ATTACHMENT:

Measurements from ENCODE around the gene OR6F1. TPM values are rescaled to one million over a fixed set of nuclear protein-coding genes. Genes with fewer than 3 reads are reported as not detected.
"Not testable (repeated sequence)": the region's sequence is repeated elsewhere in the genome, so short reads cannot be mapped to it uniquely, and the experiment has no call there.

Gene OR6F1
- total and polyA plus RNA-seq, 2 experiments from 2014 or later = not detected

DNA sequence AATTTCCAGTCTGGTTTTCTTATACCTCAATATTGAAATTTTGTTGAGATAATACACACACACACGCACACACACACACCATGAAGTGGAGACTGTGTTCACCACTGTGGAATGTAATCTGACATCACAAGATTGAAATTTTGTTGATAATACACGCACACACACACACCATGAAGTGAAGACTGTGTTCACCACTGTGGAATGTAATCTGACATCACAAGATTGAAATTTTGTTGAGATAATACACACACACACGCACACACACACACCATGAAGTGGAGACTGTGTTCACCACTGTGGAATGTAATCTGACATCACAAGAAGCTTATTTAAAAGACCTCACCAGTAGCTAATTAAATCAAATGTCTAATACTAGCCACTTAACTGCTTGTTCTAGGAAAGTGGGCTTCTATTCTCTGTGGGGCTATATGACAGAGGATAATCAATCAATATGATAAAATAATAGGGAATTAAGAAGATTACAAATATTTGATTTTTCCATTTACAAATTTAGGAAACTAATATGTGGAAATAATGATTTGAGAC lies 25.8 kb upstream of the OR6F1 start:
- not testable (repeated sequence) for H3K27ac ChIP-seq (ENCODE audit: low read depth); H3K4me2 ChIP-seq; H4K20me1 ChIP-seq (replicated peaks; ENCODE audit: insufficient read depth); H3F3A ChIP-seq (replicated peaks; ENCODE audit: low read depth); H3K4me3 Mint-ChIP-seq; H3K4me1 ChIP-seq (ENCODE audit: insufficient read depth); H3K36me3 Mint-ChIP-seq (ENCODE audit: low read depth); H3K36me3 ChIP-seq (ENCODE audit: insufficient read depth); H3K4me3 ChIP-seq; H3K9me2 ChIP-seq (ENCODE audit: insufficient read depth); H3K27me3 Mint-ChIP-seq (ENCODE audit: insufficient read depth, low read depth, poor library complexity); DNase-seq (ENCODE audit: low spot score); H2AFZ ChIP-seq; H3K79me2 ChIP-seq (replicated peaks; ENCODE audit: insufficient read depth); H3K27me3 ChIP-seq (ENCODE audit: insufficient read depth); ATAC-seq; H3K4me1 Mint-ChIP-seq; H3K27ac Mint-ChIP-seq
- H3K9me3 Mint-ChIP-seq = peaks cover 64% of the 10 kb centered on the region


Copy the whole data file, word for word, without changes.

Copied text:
Measurements from ENCODE around the gene OR6F1. TPM values are rescaled to one million over a fixed set of nuclear protein-coding genes. Genes with fewer than 3 reads are reported as not detected.
"Not testable (repeated sequence)": the region's sequence is repeated elsewhere in the genome, so short reads cannot be mapped to it uniquely, and the experiment has no call there.

Gene OR6F1
- total and polyA plus RNA-seq, 2 experiments from 2014 or later = not detected

DNA sequence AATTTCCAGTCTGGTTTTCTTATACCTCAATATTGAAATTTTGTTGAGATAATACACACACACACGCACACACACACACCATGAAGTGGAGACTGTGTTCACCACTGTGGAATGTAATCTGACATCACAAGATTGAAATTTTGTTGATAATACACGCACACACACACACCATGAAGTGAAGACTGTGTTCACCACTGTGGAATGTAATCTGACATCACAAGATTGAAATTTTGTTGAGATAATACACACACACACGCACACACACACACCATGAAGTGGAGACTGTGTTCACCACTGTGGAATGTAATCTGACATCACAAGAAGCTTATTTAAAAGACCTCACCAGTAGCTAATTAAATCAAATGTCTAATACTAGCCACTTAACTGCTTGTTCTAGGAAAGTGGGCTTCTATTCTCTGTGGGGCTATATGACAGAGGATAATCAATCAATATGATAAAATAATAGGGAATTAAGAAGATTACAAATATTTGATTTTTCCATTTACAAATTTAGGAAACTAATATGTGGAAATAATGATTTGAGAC lies 25.8 kb upstream of the OR6F1 start:
- not testable (repeated sequence) for H3K27ac ChIP-seq (ENCODE audit: low read depth); H3K4me2 ChIP-seq; H4K20me1 ChIP-seq (replicated peaks; ENCODE audit: insufficient read depth); H3F3A ChIP-seq (replicated peaks; ENCODE audit: low read depth); H3K4me3 Mint-ChIP-seq; H3K4me1 ChIP-seq (ENCODE audit: insufficient read depth); H3K36me3 Mint-ChIP-seq (ENCODE audit: low read depth); H3K36me3 ChIP-seq (ENCODE audit: insufficient read depth); H3K4me3 ChIP-seq; H3K9me2 ChIP-seq (ENCODE audit: insufficient read depth); H3K27me3 Mint-ChIP-seq (ENCODE audit: insufficient read depth, low read depth, poor library complexity); DNase-seq (ENCODE audit: low spot score); H2AFZ ChIP-seq; H3K79me2 ChIP-seq (replicated peaks; ENCODE audit: insufficient read depth); H3K27me3 ChIP-seq (ENCODE audit: insufficient read depth); ATAC-seq; H3K4me1 Mint-ChIP-seq; H3K27ac Mint-ChIP-seq
- H3K9me3 Mint-ChIP-seq = peaks cover 64% of the 10 kb centered on the region